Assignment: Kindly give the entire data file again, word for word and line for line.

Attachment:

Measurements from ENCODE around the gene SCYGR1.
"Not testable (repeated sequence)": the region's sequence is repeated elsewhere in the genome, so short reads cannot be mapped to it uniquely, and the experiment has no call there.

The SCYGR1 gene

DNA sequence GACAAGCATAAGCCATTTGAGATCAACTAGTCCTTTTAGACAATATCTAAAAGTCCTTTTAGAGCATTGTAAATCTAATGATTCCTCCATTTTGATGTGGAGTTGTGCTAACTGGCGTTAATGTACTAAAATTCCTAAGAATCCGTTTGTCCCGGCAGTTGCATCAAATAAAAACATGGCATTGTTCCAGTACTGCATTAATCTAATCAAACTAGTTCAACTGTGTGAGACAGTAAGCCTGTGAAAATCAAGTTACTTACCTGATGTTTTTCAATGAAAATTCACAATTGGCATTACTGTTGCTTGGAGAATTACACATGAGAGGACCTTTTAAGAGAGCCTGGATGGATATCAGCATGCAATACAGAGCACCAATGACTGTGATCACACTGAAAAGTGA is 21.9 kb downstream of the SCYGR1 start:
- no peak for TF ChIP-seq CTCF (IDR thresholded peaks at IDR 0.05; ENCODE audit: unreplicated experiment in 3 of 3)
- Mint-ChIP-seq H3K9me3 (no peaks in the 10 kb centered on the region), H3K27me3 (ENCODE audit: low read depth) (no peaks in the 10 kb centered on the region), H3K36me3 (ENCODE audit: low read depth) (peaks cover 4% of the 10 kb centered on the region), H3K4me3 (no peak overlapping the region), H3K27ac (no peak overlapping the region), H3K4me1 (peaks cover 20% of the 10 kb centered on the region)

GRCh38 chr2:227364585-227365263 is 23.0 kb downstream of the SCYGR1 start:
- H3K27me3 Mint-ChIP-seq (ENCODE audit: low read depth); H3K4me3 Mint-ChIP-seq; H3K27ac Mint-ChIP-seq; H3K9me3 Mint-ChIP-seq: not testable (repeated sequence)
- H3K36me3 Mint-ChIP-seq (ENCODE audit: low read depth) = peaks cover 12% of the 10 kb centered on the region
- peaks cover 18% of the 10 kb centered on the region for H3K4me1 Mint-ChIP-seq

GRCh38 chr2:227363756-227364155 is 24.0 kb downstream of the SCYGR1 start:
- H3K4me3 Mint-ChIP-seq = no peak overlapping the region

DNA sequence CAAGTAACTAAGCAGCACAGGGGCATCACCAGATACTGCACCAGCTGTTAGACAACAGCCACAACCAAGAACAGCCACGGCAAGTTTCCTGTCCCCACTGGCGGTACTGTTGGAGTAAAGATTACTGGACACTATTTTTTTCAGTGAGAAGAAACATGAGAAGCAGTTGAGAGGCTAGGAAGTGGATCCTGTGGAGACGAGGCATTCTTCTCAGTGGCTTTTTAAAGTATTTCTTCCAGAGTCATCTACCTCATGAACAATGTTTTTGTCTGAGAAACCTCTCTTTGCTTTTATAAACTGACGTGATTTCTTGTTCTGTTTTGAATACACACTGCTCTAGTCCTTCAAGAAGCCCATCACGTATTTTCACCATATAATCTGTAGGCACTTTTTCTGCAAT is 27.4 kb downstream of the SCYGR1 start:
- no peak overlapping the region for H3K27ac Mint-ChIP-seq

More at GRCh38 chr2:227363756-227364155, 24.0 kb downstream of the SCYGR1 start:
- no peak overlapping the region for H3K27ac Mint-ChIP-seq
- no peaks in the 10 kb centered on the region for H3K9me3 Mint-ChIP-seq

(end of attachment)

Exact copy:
Measurements from ENCODE around the gene SCYGR1.
"Not testable (repeated sequence)": the region's sequence is repeated elsewhere in the genome, so short reads cannot be mapped to it uniquely, and the experiment has no call there.

The SCYGR1 gene

DNA sequence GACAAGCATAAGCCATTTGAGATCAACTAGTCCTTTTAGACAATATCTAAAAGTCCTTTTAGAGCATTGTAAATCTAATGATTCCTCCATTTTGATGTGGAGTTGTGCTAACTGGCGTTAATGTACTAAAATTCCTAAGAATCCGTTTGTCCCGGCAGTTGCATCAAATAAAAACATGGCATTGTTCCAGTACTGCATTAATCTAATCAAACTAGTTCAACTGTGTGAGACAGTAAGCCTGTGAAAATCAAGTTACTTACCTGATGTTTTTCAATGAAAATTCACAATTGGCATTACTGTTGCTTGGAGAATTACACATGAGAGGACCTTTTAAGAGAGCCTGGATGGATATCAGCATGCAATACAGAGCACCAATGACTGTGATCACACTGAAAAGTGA is 21.9 kb downstream of the SCYGR1 start:
- no peak for TF ChIP-seq CTCF (IDR thresholded peaks at IDR 0.05; ENCODE audit: unreplicated experiment in 3 of 3)
- Mint-ChIP-seq H3K9me3 (no peaks in the 10 kb centered on the region), H3K27me3 (ENCODE audit: low read depth) (no peaks in the 10 kb centered on the region), H3K36me3 (ENCODE audit: low read depth) (peaks cover 4% of the 10 kb centered on the region), H3K4me3 (no peak overlapping the region), H3K27ac (no peak overlapping the region), H3K4me1 (peaks cover 20% of the 10 kb centered on the region)

GRCh38 chr2:227364585-227365263 is 23.0 kb downstream of the SCYGR1 start:
- H3K27me3 Mint-ChIP-seq (ENCODE audit: low read depth); H3K4me3 Mint-ChIP-seq; H3K27ac Mint-ChIP-seq; H3K9me3 Mint-ChIP-seq: not testable (repeated sequence)
- H3K36me3 Mint-ChIP-seq (ENCODE audit: low read depth) = peaks cover 12% of the 10 kb centered on the region
- peaks cover 18% of the 10 kb centered on the region for H3K4me1 Mint-ChIP-seq

GRCh38 chr2:227363756-227364155 is 24.0 kb downstream of the SCYGR1 start:
- H3K4me3 Mint-ChIP-seq = no peak overlapping the region

DNA sequence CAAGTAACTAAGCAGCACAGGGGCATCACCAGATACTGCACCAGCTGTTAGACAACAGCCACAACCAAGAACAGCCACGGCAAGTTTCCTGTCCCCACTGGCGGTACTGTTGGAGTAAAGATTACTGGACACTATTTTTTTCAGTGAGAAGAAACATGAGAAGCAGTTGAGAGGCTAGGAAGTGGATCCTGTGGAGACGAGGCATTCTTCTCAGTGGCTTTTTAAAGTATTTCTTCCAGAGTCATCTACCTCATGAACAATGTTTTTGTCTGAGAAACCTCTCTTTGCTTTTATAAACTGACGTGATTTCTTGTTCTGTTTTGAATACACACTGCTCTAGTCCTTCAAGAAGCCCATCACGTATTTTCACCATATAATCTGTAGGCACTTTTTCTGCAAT is 27.4 kb downstream of the SCYGR1 start:
- no peak overlapping the region for H3K27ac Mint-ChIP-seq

More at GRCh38 chr2:227363756-227364155, 24.0 kb downstream of the SCYGR1 start:
- no peak overlapping the region for H3K27ac Mint-ChIP-seq
- no peaks in the 10 kb centered on the region for H3K9me3 Mint-ChIP-seq